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Wales and the world's first passenger helicopter service

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Phil Carradice Phil Carradice | 15:15 UK time, Wednesday, 29 June 2011

These days we regularly see helicopters flashing over head and think nothing more about it but in the immediate post-war days, helicopters were a rare sight in the skies above Britain.

So, it comes as something of a surprise to find that the world's first scheduled passenger helicopter service took place over Welsh air space.

On 1 June 1950, British European Airways, as they were then, began a daily helicopter service between Liverpool and Cardiff, stopping off at Wrexham to pick up passengers at a field, now occupied by Sainsbury's.

Helicopters, of sorts, had been developed long before before World War Two. Leonardo da Vinci had already drawn up plans for what he called "an aerial screw" and as early as1907, Jacques and Louis Bolguet had designed and built a gyro-plane.

The Germans produced the Focke-Wulf FW 61 in 1936 but it was not until six years later that Igor Sikorsky built an effective and efficient machine.

Development of the helicopter concept took time to gather momentum - the idea of lift and thrust being provided by one rotating blade being alien to most flyers!

The war also hindered development, so it was not until October 1949 that the first cargo service using helicopters (a mail service) was inaugurated in Los Angeles in California.

By 1950 BEA was extending and developing its services. So a helicopter service across the length of Wales, once the technology was in place, seemed like "a good idea." Helicopters, BEA thought, were the future of air travel.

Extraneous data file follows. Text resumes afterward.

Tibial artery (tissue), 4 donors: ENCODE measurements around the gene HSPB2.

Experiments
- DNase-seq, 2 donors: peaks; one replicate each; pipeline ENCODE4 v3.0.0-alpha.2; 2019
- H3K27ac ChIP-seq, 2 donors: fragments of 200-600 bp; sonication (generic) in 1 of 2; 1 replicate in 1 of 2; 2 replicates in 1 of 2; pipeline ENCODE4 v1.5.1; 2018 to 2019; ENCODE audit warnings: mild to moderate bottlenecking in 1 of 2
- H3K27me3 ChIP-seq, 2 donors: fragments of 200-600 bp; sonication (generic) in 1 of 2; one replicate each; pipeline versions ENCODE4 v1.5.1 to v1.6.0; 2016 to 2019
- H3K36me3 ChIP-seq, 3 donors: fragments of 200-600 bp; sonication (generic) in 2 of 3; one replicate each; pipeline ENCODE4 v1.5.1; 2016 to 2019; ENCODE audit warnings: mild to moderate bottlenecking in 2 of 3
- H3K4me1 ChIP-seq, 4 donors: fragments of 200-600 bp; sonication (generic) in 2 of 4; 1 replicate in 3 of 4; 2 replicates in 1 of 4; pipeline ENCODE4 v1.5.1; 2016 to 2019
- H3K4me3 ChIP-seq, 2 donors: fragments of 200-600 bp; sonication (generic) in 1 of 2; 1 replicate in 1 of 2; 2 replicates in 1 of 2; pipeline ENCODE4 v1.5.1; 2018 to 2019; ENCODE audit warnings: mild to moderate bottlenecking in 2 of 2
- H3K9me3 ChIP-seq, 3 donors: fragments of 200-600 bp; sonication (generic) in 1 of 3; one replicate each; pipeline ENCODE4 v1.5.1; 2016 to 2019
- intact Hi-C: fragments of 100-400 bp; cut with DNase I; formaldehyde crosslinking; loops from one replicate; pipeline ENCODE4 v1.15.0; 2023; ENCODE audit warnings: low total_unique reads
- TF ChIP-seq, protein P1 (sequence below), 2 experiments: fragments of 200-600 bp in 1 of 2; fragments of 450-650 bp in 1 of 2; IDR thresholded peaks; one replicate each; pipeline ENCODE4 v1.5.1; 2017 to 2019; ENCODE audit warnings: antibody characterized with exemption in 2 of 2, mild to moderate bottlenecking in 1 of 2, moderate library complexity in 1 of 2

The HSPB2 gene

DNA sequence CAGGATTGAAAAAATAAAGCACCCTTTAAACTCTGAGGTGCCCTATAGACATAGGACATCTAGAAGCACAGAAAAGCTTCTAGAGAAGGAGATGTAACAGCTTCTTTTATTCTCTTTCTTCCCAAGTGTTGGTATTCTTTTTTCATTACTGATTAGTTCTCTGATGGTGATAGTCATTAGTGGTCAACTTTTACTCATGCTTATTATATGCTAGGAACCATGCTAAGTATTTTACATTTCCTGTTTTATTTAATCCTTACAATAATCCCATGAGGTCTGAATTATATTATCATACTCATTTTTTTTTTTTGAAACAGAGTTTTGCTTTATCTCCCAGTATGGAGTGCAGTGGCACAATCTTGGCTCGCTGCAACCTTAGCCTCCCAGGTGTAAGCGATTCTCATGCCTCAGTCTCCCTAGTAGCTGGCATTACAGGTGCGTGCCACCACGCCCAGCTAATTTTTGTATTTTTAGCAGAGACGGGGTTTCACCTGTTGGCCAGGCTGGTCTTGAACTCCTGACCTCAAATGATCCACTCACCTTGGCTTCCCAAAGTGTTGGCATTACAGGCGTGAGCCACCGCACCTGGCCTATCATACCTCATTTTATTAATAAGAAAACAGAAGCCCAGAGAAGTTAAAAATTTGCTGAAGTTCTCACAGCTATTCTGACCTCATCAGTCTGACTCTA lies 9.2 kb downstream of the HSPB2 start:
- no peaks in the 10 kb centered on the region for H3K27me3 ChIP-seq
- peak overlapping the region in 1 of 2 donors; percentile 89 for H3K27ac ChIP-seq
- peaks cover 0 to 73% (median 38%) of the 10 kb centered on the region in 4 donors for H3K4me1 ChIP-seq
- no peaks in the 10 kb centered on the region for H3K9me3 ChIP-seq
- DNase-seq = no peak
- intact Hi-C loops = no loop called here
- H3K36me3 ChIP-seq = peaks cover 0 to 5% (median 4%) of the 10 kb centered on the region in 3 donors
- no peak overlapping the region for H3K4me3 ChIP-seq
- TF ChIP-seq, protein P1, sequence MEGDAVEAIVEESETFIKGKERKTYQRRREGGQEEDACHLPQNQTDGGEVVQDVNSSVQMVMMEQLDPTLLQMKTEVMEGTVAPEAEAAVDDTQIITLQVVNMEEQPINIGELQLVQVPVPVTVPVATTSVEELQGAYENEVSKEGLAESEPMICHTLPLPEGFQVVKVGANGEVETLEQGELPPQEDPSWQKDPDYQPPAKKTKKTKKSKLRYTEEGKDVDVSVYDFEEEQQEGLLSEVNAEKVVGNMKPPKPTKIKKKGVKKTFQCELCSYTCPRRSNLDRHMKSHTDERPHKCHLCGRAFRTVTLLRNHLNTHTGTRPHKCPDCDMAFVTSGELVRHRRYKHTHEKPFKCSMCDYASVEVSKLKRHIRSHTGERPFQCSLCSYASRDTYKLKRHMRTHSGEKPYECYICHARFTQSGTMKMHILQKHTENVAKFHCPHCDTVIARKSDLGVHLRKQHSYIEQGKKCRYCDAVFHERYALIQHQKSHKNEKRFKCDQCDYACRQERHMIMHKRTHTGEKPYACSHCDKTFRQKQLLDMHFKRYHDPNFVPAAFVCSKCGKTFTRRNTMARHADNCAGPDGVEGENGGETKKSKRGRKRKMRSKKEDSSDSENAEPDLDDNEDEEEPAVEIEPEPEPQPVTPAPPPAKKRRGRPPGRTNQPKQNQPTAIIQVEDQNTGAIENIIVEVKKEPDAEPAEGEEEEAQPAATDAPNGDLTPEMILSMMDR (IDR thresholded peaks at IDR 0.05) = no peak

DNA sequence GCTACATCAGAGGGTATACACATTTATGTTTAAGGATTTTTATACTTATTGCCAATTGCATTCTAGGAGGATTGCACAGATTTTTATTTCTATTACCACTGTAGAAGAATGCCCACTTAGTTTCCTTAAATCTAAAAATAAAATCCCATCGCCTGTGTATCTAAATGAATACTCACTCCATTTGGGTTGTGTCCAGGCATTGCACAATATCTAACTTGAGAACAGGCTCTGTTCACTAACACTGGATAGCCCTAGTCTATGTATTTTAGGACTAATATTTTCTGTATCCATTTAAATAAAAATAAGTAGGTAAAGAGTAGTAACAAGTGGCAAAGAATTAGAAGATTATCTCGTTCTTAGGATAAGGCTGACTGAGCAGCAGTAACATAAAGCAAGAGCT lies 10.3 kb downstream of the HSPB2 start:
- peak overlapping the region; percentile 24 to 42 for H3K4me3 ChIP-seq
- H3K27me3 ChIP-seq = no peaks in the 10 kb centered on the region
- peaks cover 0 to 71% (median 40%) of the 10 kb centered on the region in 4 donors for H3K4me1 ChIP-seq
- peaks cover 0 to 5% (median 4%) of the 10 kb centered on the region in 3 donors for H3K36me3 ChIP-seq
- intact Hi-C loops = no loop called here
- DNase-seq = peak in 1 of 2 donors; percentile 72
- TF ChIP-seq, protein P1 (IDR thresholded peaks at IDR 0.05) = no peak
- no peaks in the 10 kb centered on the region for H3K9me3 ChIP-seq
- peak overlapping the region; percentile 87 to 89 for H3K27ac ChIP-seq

Three helicopters were used on the route. They were Westland Sikorsky S51 machines and were capable of carrying three passengers as well as their baggage and a certain amount of cargo. The helicopters cruised at 85 miles per hour and the trip between Liverpool and Cardiff took one hour and 40 minutes.

The small number of passengers seems, now, to be ludicrous and prompts the question of how on earth BEA ever expected to make a profit on the service. The cost of the trip was £5.10 shillings for a return fare and the service was to operate three times daily.

John Lennon Airport

People could take a helicopter flight to Liverpool's Speke Airport (now John Lennon Airport)

Wrexham, in those far off days just after the war, was a fairly large industrial centre and the company decided that the helicopters would land, shortly after take off from Liverpool's Speke Airport (now the John Lennon Airport) to pick up any businessmen who wished to journey quickly to south Wales.

Hindsight is always the only exact science and, as might be expected, the service was not a success. There simply weren't the number of potential passengers. The route was flown for just under a year, closing in March 1951.

In that time only 219 passengers were carried. Perhaps the failure was a portent of things to come. Scheduled helicopter flights have never really been established, although there are plenty of private machines and commercial helicopter companies operating in the United Kingdom. Perhaps one day in the future...

The enterprise might have been short lived but it did at least give Wales another important first - the first helicopter passenger service in the world.


  • Comment number 1.

    I often wonder why helicopters have no been used more for internal flights in Britain. You would think they were the ideal vehicle for hopping between, say, North and South Wales. Is it the cost? Or are there safety issues?


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